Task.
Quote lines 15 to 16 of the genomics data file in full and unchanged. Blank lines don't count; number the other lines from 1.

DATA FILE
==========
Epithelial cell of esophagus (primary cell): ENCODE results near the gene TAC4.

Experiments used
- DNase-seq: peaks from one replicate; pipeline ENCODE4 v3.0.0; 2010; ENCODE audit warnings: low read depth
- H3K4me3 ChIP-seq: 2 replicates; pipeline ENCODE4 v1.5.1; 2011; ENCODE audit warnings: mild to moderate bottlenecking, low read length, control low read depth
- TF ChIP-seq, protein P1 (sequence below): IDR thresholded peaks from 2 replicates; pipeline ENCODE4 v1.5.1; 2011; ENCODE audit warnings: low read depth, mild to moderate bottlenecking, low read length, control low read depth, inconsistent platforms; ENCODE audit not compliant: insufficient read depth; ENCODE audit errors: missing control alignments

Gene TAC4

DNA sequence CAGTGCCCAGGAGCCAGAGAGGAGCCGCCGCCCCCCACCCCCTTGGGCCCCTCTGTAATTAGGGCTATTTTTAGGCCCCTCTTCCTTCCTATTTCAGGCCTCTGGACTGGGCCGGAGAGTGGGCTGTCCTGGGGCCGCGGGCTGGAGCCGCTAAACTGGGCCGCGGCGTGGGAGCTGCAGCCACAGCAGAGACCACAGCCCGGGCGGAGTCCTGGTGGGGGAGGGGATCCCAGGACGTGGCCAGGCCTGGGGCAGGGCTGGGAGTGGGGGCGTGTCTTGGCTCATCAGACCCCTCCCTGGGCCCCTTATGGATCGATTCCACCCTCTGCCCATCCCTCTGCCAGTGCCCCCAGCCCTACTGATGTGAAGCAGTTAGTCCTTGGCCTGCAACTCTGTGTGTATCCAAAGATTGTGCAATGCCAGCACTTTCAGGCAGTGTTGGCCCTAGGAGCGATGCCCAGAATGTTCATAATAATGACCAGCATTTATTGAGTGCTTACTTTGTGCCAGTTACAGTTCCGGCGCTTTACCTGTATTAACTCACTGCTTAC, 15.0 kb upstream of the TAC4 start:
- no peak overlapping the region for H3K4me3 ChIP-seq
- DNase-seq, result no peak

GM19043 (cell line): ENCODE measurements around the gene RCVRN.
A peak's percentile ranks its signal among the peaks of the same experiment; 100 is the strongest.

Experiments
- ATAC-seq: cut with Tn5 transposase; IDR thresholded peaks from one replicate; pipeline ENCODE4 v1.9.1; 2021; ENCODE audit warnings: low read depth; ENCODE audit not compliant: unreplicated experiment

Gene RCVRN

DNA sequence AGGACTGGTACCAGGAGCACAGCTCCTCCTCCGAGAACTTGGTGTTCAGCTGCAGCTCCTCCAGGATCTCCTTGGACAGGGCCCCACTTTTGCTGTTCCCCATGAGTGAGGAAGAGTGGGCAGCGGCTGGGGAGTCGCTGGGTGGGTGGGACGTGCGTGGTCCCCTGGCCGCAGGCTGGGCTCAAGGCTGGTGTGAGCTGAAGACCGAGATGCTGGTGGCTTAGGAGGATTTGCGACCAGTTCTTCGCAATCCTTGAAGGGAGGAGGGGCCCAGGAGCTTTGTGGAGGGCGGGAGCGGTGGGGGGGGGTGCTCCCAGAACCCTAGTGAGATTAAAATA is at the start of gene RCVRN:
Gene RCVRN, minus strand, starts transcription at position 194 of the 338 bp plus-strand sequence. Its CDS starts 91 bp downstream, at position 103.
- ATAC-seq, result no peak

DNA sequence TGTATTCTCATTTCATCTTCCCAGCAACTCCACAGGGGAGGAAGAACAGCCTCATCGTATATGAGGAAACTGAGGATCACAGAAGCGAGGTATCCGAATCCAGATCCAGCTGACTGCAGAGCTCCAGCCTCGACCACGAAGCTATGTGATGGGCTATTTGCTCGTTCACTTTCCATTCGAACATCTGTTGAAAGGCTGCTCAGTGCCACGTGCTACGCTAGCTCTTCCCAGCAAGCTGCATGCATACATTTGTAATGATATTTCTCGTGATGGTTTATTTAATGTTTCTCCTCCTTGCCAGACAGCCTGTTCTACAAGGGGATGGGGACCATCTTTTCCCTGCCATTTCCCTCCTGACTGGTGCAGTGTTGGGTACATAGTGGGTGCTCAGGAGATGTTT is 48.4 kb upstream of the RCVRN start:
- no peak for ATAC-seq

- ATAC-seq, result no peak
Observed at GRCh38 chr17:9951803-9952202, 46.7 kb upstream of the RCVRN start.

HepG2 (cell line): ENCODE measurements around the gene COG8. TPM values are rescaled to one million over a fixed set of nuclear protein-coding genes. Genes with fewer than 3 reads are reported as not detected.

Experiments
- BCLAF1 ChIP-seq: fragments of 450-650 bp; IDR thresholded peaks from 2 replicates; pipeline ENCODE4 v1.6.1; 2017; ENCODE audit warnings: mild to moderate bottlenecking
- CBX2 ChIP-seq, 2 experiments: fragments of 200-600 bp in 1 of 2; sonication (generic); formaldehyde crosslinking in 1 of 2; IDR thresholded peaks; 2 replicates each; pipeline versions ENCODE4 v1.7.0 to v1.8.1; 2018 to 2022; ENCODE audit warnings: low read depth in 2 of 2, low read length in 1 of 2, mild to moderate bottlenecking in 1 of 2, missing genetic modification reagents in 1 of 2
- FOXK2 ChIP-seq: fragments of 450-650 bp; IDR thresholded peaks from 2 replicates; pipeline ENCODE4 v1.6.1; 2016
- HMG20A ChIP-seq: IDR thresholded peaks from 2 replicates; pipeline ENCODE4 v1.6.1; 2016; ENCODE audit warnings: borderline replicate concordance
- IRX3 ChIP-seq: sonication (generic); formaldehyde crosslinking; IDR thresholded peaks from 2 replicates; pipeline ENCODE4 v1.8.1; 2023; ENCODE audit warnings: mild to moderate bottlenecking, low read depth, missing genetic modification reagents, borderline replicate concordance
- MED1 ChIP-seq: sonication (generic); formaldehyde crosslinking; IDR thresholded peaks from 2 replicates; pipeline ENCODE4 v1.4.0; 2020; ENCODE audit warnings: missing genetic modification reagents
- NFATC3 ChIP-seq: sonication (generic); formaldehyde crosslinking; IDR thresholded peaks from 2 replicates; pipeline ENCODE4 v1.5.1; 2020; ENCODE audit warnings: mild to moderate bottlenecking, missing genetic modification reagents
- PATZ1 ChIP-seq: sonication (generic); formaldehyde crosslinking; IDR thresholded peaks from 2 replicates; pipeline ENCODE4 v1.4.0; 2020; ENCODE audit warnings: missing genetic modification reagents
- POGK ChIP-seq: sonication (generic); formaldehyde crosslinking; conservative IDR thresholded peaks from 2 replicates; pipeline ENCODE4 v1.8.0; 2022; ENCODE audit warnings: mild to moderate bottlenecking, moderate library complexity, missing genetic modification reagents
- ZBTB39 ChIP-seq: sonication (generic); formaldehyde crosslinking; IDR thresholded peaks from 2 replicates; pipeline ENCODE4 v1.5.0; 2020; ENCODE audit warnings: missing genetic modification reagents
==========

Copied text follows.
DNA sequence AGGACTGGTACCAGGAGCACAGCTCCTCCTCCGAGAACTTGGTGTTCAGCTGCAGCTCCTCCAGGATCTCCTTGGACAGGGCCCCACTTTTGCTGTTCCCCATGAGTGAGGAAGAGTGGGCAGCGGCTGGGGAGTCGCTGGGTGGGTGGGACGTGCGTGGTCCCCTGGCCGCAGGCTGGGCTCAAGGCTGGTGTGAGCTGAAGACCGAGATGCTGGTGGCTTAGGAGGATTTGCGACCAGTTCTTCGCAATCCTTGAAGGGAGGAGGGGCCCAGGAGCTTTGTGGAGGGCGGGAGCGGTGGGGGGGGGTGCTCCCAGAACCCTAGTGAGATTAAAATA is at the start of gene RCVRN:
Gene RCVRN, minus strand, starts transcription at position 194 of the 338 bp plus-strand sequence. Its CDS starts 91 bp downstream, at position 103.